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  25.  21
    Genetic Learning in Strategic Form Games.Herbert Dawid & Alexander Mehlmann - 1996 - Complexity 1 (5):51-59.
  26.  53
    Learning with Neighbours.Roland Mühlenbernd - 2011 - Synthese 183 (S1):87-109.
    I present a game-theoretical multi-agent system to simulate the evolutionary process responsible for the pragmatic phenomenon division of pragmatic labour (DOPL), a linguistic convention emerging from evolutionary forces. Each agent is positioned on a toroid lattice and communicates via signaling games , where the choice of an interlocutor depends on the Manhattan distance between them. In this framework I compare two learning dynamics: reinforcement learning (RL) and belief learning (BL). An agent’s experiences from previous plays influence his (...)
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  27.  12
    On the Relative Importance of Haplo-Diploidy, Assortative Mating and Social Synergy on the Evolutionary Emergence of Social Behavior.Klaus Jaffe - 2001 - Acta Biotheoretica 49 (1):29-42.
    Advances in multiagent simulation techniques make it possible to study more realistic dynamics of complex systems and allow evolutionary theories to be tested. Here I use simulations to assess the relative importance of reproductive systems (haplodiploidy vs. diploidy), mate selection (assortative mating vs. random mating) and social economics (pay-off matrices of evolutionary games) in the evolutionary dynamics leading to the emergence of social cooperation in the provision of parental care. The simulations confirm that haplo-diploid organisms and (...)
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  28.  26
    The Evolution of Compositionality in Signaling Games.Michael Franke - 2016 - Journal of Logic, Language and Information 25 (3-4):355-377.
    Compositionality is a key design feature of human language: the meaning of complex expressions is, for the most part, systematically constructed from the meanings of its parts and their manner of composition. This paper demonstrates that rudimentary forms of compositional communicative behavior can emerge from a variant of reinforcement learning applied to signaling games. This helps explain how compositionality could have emerged gradually: if unsophisticated agents can evolve prevalent dispositions to communicate compositional-like, there is a direct evolutionary benefit (...)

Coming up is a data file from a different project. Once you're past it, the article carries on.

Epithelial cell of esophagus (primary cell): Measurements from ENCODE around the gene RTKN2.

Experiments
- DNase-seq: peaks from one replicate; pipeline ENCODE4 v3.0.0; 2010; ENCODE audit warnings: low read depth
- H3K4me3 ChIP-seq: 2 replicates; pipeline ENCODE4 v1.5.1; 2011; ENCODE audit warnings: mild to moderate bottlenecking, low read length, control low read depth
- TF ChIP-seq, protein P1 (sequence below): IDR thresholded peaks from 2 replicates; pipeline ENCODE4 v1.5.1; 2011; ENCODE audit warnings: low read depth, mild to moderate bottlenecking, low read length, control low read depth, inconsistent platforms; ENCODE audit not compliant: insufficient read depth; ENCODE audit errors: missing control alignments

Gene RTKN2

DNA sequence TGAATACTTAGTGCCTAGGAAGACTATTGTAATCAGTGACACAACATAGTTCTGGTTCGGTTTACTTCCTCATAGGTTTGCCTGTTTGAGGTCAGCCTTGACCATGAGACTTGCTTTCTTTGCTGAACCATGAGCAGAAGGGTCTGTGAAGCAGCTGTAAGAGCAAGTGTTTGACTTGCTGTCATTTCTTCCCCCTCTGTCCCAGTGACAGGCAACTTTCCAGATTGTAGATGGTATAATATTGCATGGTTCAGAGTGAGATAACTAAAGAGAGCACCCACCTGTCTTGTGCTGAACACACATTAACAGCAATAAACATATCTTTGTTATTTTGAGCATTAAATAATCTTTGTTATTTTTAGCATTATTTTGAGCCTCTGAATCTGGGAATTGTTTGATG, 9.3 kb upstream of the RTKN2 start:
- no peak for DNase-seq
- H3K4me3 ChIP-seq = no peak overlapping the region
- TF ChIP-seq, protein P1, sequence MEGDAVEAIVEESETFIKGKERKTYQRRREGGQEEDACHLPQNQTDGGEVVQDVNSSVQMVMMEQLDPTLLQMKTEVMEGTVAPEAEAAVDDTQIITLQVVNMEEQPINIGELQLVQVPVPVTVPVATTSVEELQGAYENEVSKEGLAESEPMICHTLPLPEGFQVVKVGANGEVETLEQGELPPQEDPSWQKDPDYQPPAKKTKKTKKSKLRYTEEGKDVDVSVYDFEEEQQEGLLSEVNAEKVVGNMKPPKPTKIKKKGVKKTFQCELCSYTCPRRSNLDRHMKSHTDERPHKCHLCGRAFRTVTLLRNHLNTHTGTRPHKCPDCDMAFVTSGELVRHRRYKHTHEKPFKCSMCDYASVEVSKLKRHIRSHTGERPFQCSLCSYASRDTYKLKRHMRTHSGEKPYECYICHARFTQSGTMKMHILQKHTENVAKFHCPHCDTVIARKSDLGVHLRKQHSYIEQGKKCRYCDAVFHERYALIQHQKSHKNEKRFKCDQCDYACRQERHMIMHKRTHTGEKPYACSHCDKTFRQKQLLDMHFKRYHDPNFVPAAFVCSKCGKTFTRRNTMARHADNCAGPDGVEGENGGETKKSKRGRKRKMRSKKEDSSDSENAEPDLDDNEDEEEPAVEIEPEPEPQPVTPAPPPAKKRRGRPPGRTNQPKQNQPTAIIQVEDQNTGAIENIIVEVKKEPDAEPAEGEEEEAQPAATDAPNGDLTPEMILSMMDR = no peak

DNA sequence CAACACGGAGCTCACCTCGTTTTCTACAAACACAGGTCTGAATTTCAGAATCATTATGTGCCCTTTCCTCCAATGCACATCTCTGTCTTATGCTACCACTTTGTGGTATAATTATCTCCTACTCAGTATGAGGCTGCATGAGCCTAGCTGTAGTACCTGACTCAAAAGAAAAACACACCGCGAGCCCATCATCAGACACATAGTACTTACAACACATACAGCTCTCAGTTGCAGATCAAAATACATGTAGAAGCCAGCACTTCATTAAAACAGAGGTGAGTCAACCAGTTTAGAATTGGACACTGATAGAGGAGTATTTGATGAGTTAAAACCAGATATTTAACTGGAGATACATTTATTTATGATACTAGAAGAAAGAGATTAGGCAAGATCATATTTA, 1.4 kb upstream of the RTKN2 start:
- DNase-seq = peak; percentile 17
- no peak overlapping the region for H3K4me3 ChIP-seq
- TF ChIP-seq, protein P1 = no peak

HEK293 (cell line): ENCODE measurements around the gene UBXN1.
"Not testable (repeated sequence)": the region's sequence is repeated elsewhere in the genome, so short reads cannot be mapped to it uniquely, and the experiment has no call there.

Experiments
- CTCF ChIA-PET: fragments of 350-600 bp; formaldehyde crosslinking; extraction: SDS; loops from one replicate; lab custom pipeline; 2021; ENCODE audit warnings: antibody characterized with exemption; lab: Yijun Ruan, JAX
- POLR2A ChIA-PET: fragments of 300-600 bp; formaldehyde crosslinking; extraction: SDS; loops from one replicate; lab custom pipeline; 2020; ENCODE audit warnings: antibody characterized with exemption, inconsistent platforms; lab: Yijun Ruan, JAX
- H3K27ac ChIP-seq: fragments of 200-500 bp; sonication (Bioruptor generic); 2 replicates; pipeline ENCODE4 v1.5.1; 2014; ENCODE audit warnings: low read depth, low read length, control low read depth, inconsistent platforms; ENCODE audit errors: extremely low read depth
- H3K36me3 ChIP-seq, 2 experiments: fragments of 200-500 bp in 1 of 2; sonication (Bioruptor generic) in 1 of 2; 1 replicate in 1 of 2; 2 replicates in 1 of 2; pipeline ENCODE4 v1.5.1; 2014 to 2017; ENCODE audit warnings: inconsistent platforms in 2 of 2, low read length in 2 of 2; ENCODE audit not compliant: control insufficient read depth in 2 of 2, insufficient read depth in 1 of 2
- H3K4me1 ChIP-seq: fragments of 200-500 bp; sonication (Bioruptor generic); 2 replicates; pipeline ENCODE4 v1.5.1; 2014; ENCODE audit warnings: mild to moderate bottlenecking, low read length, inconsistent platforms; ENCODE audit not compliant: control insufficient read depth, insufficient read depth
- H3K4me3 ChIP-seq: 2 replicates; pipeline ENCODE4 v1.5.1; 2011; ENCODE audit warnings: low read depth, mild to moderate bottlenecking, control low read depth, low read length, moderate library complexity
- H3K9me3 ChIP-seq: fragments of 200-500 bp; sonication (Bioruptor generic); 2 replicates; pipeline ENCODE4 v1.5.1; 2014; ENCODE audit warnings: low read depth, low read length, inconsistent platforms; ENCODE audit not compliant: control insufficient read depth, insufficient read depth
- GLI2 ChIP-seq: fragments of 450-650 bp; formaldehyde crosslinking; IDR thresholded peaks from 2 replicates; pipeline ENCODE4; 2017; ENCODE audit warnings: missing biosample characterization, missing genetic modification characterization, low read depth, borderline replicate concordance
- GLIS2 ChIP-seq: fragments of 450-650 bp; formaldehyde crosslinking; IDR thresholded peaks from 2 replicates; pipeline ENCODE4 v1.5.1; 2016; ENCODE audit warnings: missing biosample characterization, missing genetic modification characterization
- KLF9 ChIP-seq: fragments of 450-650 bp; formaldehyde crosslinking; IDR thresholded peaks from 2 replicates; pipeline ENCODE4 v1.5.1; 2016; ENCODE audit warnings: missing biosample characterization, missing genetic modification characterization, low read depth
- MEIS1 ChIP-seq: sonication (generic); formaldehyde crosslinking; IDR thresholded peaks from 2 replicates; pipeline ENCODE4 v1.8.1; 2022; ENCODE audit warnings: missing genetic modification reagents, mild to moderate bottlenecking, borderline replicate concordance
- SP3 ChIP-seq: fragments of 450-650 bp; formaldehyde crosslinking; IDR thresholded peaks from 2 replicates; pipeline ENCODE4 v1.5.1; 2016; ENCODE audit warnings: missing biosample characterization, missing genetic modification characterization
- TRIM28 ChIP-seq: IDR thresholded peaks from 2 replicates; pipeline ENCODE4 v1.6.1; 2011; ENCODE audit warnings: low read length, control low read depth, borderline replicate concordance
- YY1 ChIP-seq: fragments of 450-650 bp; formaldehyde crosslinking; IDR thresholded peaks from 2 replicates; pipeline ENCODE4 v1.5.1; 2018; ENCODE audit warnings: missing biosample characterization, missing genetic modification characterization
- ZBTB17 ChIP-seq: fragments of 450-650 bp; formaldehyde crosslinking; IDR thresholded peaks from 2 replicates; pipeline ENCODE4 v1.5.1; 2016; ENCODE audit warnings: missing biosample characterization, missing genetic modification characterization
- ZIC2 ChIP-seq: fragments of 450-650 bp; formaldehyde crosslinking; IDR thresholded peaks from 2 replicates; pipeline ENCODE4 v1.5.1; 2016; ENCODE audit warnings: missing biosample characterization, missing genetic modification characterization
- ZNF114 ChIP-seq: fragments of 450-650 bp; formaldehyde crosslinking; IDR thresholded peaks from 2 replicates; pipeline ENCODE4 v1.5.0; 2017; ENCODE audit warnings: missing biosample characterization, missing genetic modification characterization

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  29.  40
    Robustness and Conceptual Analysis in Evolutionary Game Theory.Zachary Ernst - 2005 - Philosophy of Science 72 (5):1187-1196.
    A variety of robustness objections have been made against evolutionary game theory. One of these objections alleges that the games used in the underlying model are too arbitrary and oversimplified to generate a robust model of interesting prosocial behaviors. In this paper, I argue that the robustness objection can be met. However, in order to do so, we must attend to important conceptual issues regarding the nature of fairness, justice, and other moral concepts. Specifically, we must better understand (...)
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  30.  38
    Chaos in Game Dynamics.Brian Skyrms - 1992 - Journal of Logic, Language and Information 1 (2):111-130.
    Two examples demonstrate the possibility of extremely complicated non-convergent behavior in evolutionary game dynamics. For the Taylor-Jonker flow, the stable orbits for three strategies were investigated by Zeeman. Chaos does not occur with three strategies. This papers presents numerical evidence that chaotic dynamics on a strange attractor does occur with four strategies. Thus phenomenon is closely related to known examples of complicated behavior in Lotka-Volterra ecological models.
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  31.  34
    Evolutionary Equilibria: Characterization Theorems and Their Implications. [REVIEW]Jonathan Bendor & Piotr Swistak - 1998 - Theory and Decision 45 (2):99-159.
    To understand the meaning of evolutionary equilibria, it is necessary to comprehend the ramifications of the evolutionary model. For instance, a full appreciation of Axelrod's The Evolution of Cooperation requires that we identify assumptions under which conditionally cooperative strategies, like Tit For Tat, are and are not evolutionarily stable. And more generally, when does stability fail? To resolve these questions we re-examine the very foundations of the evolutionary model. The results of this paper can be analytically separated (...)